Hamid Karzai expected to gain first-round victory in Afghanistan election

Preliminary results of last week’s Afghan presidential contest are expected to show today that President Karzai is heading for a comfortable first round victory, amid widespread allegations of electoral fraud.

But it could take several weeks before an official final result is declared because Dr Abdullah Abdullah and other opponents have filed more than 1,000 complaints, which must be investigated first.

The prospect of political limbo is raising concerns just as the US is trying to increase its civilian and military presence. US military commanders in Afghanistan were reported yesterday to have told Richard Holbrooke, the US special envoy for Afghanistan and Pakistan, that they needed more troops to defeat the Taleban.

The Independent Election Commission (IEC) said it was planning to release preliminary results from several provinces, covering roughly 10 per cent of the total vote, and hoped to have a national result in the first week of September. The results are rumoured to show that Mr Karzai is in the lead, having won about 70 per cent of the votes in the first batch.However, the figures do not become official until another body, the Electoral Complaints Commission (ECC), has processed all allegations and investigated the most serious ones.

The ECC said it had received 1,157 complaints as of last night and had categorised 54 of them as high priority. It expects to receive many more. Some of the worst complaints relate to the southern province of Helmand, where British forces launched Operation Panther’s Claw in June to help to prepare for the vote. Precise details of the complaints are not yet available, but The Times has discovered more serious discrepancies in figures being reported by election officials in Helmand.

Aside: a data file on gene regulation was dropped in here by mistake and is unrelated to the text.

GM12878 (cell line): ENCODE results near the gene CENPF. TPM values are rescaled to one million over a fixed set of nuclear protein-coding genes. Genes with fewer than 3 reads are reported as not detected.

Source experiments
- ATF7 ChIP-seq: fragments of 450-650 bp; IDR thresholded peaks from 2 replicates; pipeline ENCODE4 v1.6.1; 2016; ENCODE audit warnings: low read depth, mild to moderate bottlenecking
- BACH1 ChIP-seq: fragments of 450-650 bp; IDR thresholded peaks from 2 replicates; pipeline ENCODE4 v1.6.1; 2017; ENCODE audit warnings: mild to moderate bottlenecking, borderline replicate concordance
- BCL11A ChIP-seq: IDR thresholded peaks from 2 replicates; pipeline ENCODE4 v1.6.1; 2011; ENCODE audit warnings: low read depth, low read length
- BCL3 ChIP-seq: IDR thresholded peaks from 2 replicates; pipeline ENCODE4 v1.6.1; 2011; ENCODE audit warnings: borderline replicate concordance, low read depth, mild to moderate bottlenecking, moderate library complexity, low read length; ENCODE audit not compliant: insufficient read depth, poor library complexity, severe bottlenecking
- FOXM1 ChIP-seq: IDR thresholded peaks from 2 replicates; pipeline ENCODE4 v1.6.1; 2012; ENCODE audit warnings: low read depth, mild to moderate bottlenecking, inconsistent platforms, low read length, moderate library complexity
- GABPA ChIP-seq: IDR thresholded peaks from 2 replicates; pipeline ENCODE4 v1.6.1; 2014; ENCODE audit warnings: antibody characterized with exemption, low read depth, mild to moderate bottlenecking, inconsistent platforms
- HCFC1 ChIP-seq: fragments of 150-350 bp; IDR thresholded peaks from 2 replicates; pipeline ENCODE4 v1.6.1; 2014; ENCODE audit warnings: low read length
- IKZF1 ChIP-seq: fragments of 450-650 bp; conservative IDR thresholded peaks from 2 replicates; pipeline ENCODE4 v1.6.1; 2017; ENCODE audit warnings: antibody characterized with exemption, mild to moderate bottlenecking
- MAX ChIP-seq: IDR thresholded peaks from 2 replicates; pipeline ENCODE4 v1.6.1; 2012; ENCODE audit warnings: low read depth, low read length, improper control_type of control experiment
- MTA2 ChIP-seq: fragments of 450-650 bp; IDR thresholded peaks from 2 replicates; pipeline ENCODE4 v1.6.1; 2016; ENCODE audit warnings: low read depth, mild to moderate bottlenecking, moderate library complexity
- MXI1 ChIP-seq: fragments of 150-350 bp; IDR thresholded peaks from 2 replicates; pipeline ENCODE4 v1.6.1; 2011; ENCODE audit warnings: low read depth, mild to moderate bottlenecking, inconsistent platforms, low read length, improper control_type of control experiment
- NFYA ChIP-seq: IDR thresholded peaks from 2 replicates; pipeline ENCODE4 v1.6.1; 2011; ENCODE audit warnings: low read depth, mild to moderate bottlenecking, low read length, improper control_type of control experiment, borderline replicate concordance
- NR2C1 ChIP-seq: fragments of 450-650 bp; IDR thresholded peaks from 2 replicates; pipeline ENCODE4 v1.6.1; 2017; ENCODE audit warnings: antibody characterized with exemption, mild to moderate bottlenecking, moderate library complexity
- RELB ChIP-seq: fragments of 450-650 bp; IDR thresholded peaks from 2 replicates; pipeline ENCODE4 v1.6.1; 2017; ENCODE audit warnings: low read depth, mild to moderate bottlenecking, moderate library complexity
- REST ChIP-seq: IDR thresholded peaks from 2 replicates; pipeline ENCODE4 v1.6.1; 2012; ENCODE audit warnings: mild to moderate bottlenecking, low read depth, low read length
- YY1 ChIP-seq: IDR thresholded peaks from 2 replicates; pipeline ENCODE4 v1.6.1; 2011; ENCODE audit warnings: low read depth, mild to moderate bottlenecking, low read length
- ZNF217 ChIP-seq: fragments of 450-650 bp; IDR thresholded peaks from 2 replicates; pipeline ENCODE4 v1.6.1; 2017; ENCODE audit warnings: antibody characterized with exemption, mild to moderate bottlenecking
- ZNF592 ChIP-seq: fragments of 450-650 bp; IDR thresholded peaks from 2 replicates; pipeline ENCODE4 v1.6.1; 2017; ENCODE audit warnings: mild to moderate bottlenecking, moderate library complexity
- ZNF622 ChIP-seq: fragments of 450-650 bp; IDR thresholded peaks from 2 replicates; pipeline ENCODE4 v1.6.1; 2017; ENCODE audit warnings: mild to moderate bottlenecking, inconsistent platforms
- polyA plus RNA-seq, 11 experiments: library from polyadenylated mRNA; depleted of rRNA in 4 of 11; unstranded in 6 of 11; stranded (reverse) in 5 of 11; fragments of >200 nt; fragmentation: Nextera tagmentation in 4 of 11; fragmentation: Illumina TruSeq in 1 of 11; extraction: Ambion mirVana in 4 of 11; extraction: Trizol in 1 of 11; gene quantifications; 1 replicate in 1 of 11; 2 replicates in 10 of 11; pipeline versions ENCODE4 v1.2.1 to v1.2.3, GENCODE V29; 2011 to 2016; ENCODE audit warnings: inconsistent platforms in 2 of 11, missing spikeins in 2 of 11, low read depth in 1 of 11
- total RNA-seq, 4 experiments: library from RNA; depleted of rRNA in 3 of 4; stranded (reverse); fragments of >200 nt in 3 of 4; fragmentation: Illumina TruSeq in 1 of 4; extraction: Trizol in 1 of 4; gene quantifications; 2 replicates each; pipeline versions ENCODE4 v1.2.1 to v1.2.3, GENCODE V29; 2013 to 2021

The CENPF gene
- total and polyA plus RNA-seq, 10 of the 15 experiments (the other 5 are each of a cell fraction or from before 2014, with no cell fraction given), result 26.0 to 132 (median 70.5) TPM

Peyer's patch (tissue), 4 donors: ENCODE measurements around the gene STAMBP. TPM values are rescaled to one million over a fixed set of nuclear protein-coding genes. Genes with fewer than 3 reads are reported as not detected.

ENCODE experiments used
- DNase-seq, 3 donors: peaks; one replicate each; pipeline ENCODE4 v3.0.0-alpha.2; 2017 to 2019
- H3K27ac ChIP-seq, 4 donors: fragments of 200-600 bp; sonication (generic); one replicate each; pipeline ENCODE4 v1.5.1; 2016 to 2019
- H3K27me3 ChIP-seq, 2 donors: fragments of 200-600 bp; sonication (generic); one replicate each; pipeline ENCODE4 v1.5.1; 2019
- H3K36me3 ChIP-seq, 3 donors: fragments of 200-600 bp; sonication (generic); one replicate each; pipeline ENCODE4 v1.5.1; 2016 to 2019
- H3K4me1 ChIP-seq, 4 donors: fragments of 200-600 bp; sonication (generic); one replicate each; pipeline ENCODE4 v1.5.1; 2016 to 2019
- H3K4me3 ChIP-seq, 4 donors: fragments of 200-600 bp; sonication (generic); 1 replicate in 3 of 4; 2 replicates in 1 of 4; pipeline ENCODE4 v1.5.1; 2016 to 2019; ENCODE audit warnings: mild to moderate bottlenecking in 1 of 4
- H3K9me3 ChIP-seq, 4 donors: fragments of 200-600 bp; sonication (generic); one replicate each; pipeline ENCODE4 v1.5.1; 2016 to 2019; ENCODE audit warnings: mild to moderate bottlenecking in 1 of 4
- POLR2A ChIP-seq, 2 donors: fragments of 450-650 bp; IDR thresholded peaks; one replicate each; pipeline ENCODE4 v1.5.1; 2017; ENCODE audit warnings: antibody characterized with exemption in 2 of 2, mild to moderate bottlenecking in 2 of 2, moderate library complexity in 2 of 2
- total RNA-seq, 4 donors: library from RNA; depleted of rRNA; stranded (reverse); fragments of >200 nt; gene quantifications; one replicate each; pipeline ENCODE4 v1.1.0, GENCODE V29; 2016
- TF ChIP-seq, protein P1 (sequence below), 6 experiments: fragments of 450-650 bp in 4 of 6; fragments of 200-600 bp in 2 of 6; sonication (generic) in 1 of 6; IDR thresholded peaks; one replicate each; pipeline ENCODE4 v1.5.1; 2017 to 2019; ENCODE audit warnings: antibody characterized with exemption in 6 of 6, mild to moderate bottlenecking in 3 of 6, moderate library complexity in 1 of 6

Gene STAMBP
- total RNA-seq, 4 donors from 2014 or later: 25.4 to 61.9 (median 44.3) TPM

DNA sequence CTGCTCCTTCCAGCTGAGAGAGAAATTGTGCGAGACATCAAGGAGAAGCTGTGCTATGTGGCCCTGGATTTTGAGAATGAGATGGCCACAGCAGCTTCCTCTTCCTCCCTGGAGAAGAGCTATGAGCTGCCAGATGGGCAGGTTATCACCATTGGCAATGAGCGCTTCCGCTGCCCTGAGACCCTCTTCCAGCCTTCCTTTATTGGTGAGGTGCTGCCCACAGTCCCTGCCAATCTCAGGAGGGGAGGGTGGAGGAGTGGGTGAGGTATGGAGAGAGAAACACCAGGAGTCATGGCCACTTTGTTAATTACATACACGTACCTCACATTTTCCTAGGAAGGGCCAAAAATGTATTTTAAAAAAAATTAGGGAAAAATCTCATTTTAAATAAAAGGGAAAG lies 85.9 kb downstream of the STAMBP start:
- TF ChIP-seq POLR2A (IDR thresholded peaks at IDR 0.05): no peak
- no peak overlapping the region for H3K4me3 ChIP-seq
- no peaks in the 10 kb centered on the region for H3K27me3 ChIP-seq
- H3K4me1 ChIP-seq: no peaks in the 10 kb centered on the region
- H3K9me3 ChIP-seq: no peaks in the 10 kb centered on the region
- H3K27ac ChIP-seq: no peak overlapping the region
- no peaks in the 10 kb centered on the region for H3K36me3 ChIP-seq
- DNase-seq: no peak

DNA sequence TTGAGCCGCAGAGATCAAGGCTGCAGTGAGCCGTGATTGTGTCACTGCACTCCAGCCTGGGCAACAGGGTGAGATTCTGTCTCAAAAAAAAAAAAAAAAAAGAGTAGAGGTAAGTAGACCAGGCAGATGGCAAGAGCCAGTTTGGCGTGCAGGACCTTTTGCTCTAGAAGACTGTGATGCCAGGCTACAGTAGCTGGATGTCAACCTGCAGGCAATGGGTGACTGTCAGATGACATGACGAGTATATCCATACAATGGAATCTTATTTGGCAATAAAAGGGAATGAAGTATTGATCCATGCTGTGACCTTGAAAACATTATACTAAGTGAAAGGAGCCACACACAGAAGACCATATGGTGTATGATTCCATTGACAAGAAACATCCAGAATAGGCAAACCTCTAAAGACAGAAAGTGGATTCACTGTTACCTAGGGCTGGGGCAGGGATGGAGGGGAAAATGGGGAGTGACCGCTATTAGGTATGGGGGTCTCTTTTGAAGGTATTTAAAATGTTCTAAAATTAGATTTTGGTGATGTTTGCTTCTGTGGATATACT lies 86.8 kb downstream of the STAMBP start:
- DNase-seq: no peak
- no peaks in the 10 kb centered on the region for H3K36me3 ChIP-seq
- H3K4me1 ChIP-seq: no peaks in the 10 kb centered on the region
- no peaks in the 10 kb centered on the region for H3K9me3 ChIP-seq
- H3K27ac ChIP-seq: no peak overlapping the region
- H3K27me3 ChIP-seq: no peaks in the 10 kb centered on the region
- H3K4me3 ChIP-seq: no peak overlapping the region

Engineer Abdul Hadee, the local IEC chief, told The Times on Thursday that fewer than 50,000 people voted in Helmand. On Sunday, he raised that estimate to 110,000. Yesterday, he insisted that more than 150,000 people had voted, saying that the previous figures were based on incomplete information. Abdul Ahad Helmandwal, a local tribal elder and representative of Mr Karzai’s campaign, said that turnout in Helmand was 300,000 and most had voted for the President.

At least two presidential candidates say that Helmand was the site of some of the worst fraud – largely because poor security meant monitors could not visit many polling stations.

An aide to Dr Abdullah said he had filed 198 complaints. “There’s been big fraud in Helmand,” he said, accusing electoral officials there of doubling the real turnout figure. He said that figures compiled by his monitors showed Dr Abdullah leading with more than 1.5 million votes — roughly 57 per cent of those counted so far.

A spokesman for Ashraf Ghani, another candidate, said his team had filed 52 complaints, including one about large-scale ballot box stuffing in Lashkar Gah, the capital of Helmand.

“What we are happy about is that so many other candidates are also lodging complaints,” he said. “This is the only legal option we have — we don’t want our supporters on the streets.”


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